So starting on the top wing, first thing I notice is a panel with some raised detail that I want to keep…..

So the first step is to cleanly remove as much of the raised detail as possible and for this task I have a lovely fat paddle like blade, don’t ask me for the number, I don’t know. I use this to basically lift the panel line off the plastic.

Again let me digress just a little to elaborate on a very important issue which is tools. Besides my trusty BMF scriber it is almost imperative to get yourself a collection of metal shape templates. These are indispensable and do not even try and tackle any scribing job without them. My paddle blade is also a tool that you will have to fashion, buy or steal but you must get one as you will see later on.

So positioning the blade at a very shallow angle to the ridge of the panel line, with just a little down pressure to keep the blade edge against the plastic, move your blade in the direction of the ridge and check that you get a good “Nigger hair” shaving which confirms you are lifting the ridge. Call it what you want, ball hair, nigger hair, shaving, whatever just be sure it’s there. Don’t be shy to go back again if needs be but IMPORTANT!!!!!!!!!! DO NOT LET THE BLADE DIG IN. This will cause all kinds of kak later. Also do not get over enthusiastic with the shaving. You only want a nigger hair – not a slice of scalp! Jokes aside be a bit careful with this because it is imperative that you a) do not damage the plastic and b) you want to have some indication of where the original line was.

Once I have removed most evidence of the raised detail, I go around with my finger and just check that there are no points overlooked.

Next I take about 600 or 800 grit finishing paper and gently scour the whole surface making sure not to damage any raised detail that must be retained.

And the final step in removing the raised detail is to take an even finer grit finishing paper, about 1000 to 1200 grit and again go over the whole surface, just smoothing everything out. At this stage you must not be able to feel any unwanted surface detail ….BUT do not remove ALL traces of the original line because unless you want to start using a Vernier spending hours to find your way around, then be sure you have some feint indication marks to put the lines back where they should be. This is especially relevant on long curved panel lines, jagged lines or lines that don’t follow a predictable arc.

STEP 3. SCRIBE NEW LINES. Now the fun starts. The first thing you need to do is position the piece and get comfortable. That may sound a bit stupid but I have very good reason for saying this. For me, pulling the tool towards myself or pulling from left to right, gives me good control and I can control pressure and direction much better than trying to push the tool away from myself or trying to work from right to left. I am right handed so the first thing I do is decide which lines to add first and then position the piece on the desk and fix it down with tape so that it is stable and comfortable to work on. I may move it around quite a few times in the course of a full re-scribe.

Again let me introduce a tool I find indispensable, my line tool! This is a thin, flexible but sturdy piece of Stainless Steel I got – God knows where and when. I find it has just enough bend to get around the profile of most wings but also has the weight and thickness which allows me to hold it firmly without having to tape it down for each and every line as is the case with the really thin shape template steel as you will see later.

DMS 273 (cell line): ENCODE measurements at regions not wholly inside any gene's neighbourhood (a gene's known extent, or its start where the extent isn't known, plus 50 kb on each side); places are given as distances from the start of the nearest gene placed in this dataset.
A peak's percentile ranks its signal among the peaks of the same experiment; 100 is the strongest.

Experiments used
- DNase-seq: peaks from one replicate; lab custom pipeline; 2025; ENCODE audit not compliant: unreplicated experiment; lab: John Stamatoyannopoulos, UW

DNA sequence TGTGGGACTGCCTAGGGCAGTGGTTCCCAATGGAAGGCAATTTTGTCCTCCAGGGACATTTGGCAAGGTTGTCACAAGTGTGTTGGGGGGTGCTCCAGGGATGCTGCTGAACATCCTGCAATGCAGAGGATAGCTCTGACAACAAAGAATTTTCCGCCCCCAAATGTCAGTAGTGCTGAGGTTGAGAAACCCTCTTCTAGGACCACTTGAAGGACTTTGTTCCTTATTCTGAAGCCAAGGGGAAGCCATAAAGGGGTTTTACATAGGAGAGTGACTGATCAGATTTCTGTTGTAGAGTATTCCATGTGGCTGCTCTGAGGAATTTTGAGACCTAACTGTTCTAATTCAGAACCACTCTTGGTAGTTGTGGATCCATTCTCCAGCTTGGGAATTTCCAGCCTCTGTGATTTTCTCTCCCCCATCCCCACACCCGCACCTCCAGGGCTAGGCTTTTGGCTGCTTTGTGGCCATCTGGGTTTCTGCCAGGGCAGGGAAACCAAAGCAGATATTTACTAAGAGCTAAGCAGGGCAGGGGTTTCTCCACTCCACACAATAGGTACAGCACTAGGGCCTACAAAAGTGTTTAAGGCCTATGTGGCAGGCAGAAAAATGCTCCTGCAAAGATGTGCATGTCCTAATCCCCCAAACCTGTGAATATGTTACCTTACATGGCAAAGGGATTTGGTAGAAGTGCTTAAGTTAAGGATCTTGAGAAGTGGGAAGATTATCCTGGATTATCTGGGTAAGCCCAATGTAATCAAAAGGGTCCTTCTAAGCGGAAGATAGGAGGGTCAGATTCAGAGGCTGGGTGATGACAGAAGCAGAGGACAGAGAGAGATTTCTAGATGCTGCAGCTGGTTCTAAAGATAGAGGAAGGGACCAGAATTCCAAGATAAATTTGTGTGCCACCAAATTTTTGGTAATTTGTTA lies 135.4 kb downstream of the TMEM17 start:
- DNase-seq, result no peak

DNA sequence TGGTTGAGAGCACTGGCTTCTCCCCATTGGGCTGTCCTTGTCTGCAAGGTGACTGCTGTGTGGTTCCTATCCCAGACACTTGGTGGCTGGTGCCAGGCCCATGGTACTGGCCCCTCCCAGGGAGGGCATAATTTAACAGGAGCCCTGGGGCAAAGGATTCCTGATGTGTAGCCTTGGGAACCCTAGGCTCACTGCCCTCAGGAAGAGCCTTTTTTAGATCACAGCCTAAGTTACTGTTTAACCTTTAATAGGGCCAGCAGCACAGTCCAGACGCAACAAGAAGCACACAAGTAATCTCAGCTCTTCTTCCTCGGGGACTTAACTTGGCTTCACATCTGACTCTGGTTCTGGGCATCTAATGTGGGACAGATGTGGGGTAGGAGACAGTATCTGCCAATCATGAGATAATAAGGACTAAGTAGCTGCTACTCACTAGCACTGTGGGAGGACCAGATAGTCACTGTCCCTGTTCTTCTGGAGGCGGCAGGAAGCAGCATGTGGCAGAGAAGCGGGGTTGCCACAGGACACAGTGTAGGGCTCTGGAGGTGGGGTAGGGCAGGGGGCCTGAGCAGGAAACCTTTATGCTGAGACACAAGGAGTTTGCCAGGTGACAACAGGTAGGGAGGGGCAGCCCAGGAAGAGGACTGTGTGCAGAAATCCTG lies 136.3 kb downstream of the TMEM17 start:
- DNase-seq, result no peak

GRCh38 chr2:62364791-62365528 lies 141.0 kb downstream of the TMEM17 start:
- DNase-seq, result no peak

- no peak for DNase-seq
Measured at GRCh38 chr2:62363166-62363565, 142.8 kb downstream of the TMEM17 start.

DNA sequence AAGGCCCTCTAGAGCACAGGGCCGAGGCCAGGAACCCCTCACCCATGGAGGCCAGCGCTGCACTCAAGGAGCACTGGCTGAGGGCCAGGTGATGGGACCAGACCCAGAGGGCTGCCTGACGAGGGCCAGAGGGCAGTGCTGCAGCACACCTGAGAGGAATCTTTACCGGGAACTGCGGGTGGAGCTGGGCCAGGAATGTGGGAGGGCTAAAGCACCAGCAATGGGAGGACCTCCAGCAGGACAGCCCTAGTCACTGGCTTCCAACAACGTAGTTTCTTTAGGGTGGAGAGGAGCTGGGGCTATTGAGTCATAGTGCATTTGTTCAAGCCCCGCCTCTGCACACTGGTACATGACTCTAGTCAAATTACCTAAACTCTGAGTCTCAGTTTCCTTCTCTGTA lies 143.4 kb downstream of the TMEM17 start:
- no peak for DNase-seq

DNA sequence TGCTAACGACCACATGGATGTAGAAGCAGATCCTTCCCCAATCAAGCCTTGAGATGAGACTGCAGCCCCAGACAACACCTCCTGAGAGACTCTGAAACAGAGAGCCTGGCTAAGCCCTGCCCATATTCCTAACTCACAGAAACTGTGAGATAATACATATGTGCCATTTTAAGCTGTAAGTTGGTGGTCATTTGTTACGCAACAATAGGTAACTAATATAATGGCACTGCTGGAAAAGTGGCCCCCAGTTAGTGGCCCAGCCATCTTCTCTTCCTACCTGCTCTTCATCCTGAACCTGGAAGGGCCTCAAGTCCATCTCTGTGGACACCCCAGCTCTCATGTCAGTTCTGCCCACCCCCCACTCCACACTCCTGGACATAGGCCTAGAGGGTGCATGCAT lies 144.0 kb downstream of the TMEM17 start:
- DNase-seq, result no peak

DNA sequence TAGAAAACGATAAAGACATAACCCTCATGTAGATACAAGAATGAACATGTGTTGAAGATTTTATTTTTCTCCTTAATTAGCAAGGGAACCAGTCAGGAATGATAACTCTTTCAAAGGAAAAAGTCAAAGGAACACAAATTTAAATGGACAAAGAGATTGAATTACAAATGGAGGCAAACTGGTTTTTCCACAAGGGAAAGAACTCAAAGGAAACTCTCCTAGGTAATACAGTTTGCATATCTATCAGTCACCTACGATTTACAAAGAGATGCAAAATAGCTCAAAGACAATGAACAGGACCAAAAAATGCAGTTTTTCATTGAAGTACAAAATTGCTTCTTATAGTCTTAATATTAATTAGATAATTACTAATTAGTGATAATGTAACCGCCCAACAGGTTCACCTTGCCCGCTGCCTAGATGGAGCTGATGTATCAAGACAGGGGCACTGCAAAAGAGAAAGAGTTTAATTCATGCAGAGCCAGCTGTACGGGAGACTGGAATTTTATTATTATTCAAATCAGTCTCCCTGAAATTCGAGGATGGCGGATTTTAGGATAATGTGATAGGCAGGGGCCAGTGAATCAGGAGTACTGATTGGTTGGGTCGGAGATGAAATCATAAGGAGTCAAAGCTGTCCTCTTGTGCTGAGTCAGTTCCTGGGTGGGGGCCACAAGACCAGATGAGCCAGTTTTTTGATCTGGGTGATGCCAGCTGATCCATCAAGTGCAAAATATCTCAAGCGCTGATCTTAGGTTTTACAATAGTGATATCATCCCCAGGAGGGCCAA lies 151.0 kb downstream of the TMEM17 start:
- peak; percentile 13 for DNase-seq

So here you can see I use the feint original lines as markers and by pressing down firmly on the ruler, and gently scour a line making sure I see the tell-tale nigger hair spiral again telling me I have the right pressure and depth. If you did not read the BMF article I pointed you to earlier in the article, then go there now and read about the angle of the tool, etc, you get to know what’s right after a while. DO NOT move your scriber back and forward, this is not necessary and it will damage your line. The scribe is not designed to be used in reverse so you will cock it up! All you need to do is hold the tool at 90 Degrees to the plastic surface and with finger pressure only, drag the tool against the ruler in the direction of the line, if you see the fine nigger hair, you have a good enough furrow. If you are worried about slip on the ruler, you may want to keep a piece of tape on one end as an anchor while only holding the opposite end steady.

So now I have a nice new panel line but no matter what you use to scribe a line in plastic, you will have the trench effect – a furrow with two raised sides or burs. A good tool just limits the height of these burs but they are still there. If you run your finger over the new line you will feel these burs. It is good that they are there because you can use them as an indication that you have penetrated deep enough over the complete length of the line. On some longer lines, you may have let up a bit on pressure at some point due to weight shifting and this could result in staggered lines which may only show up once you start with your panel wash. Out comes the trusty paddle blade again and exactly as you removed the original raised panel detail, you remove the burrs but you need to be a bit more careful now not to “dig” the blade in and damage the line or plastic surface because unlike previously, you will not be sanding again. To check your work, run your finger over and across your line and it should feel as smooth as before you started scribing.


That covered the easy flat surfaces but what about the complex curves and shapes? Well everything is done exactly the same but the method differs a bit. On complex curved surfaces you don’t have the luxury of being able to tape your work piece down and have that comforting stability. With these parts you are going to have to have hands on most of the time because the scribe will not be able to stay on the same plane through-out the completion of the line which may be 360 degrees around the fuselage. So here tape is essential. One line around a fuselage may require up to 4 different cuts!
In Part two of this tutorial I will cover the issue of scribing on complex curves (need to get there on the U2 first)
The following user(s) said Thank You: Dudley, yarib

Re: To scribe or not to scribe..... 2 years, 11 months ago #2670

  • Esquad
  • Captain
  • Posts: 111
  • Karma: 1
Wow an awsome tutorial JugJunkie, thank you for all of the effort
International man of mystery...I'm a Jetsetter....Jetsetter!

Re: To scribe or not to scribe..... 2 years, 10 months ago #2677

  • Eric
  • Field Marshall Admin
  • Club Newsletter Editor and Webmaster
  • Posts: 629
  • Karma: 1
S%@#*! Now where did that piece go??!!